Two months before his death, my uncle, Louis Karoniaktajeh Hall, sent me a large package containing many newsletters he'd written over more than 20 years of his activitist life. He wanted me to put his writings in some order and retype them in book form so they could be accessible to anyone who wanted to read his message. Set to the task, I was shocked and disheartened when he died on December 9, 1993.
My uncle was not a man of wealth or greed and he taught me that these characteristics are not what being Mohawk is about. Over the past two years, I have fought a personal struggle about completing what he asked me to do two months before his death, I have had the support of many of his friends - including the people of Ganienkeh - who continually encouraged me to see at least one part of his dream realized. His words were left to all Indian people, and it is my duty to him to give those words to anyone who wants to read them. Louis Hall loved Indian people - wanted to see them not only survive, but thrive using the old ways as their role model. Although what he says is from the viewpoint of a proud Mohawk, all Indians should be able to find something within these pages to bring back hope that old ways are still possible. You're only as limited as you think you are and it's not too late.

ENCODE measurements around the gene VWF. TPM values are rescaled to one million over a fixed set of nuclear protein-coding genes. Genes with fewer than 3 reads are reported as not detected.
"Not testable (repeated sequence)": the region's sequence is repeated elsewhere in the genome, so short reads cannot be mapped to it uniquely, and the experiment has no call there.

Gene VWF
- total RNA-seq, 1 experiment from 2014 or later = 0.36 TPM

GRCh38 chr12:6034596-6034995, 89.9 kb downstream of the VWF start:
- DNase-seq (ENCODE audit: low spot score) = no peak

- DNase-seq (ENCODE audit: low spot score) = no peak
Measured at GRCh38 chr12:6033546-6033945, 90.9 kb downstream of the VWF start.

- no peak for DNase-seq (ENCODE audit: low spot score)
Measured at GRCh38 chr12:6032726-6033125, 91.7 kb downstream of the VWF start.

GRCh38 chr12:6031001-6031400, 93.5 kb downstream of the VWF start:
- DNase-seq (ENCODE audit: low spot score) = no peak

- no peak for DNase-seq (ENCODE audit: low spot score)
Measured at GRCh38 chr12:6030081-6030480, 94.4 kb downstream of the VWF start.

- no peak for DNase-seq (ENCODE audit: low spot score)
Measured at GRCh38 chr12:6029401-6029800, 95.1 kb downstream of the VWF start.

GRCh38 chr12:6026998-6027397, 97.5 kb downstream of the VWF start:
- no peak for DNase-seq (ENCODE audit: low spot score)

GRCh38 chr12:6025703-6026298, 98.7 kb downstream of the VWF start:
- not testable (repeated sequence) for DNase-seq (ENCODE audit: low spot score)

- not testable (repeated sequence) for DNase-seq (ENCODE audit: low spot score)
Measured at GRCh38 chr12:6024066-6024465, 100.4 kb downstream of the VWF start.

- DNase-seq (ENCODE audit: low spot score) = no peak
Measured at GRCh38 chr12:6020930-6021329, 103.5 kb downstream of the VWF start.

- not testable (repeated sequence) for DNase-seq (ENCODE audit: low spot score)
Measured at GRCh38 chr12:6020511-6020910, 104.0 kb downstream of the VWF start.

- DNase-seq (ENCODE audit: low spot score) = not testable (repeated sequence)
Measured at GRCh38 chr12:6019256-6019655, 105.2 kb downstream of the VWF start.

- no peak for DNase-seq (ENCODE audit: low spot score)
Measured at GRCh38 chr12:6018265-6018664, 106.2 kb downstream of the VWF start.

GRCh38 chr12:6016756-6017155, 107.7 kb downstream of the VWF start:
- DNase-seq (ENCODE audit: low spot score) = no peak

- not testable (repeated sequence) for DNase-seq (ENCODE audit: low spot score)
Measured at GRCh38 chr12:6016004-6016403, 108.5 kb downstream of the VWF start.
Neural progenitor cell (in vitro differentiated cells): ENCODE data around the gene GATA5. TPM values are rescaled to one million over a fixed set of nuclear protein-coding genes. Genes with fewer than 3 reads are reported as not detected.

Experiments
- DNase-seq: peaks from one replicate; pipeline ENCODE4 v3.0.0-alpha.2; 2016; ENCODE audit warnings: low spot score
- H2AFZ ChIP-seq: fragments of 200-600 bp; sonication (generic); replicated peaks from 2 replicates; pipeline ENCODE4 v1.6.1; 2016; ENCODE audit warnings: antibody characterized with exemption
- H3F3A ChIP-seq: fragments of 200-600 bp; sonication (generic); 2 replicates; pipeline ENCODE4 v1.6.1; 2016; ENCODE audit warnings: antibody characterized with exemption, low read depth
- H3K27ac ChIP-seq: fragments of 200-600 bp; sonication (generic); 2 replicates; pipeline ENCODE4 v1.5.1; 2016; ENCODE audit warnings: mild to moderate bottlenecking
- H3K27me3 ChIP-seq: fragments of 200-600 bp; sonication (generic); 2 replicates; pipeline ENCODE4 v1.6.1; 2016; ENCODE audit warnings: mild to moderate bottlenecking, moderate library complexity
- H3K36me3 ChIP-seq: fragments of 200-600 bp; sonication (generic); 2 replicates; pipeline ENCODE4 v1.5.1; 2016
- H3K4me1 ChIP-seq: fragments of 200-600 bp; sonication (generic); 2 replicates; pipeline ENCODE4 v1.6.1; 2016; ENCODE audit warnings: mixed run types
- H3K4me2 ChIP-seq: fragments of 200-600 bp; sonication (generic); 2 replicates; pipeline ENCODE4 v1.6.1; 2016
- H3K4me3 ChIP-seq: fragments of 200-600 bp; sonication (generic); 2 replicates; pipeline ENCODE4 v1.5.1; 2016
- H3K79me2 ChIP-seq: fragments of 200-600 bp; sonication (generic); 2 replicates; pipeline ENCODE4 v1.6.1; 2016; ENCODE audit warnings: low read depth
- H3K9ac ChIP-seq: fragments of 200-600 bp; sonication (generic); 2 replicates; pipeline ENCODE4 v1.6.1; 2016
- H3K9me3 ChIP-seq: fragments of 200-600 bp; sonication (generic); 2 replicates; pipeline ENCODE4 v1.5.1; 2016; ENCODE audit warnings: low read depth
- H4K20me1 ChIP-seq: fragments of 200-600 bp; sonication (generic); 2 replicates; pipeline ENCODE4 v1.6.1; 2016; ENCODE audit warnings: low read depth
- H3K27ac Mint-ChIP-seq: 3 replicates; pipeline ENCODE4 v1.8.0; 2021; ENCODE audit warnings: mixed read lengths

In his last will and testament, he left his writings and artwork to the Warrior Society in Kahnawake. He had two dreams - one was that anyone interested in what he had to say would have it available to them - and second, that a museum would be built where his art could be displayed for all to see. After two years, with the help of some very dear and wonderful friends, I have done my best to make one of those dreams possible.
- Louise Leclaire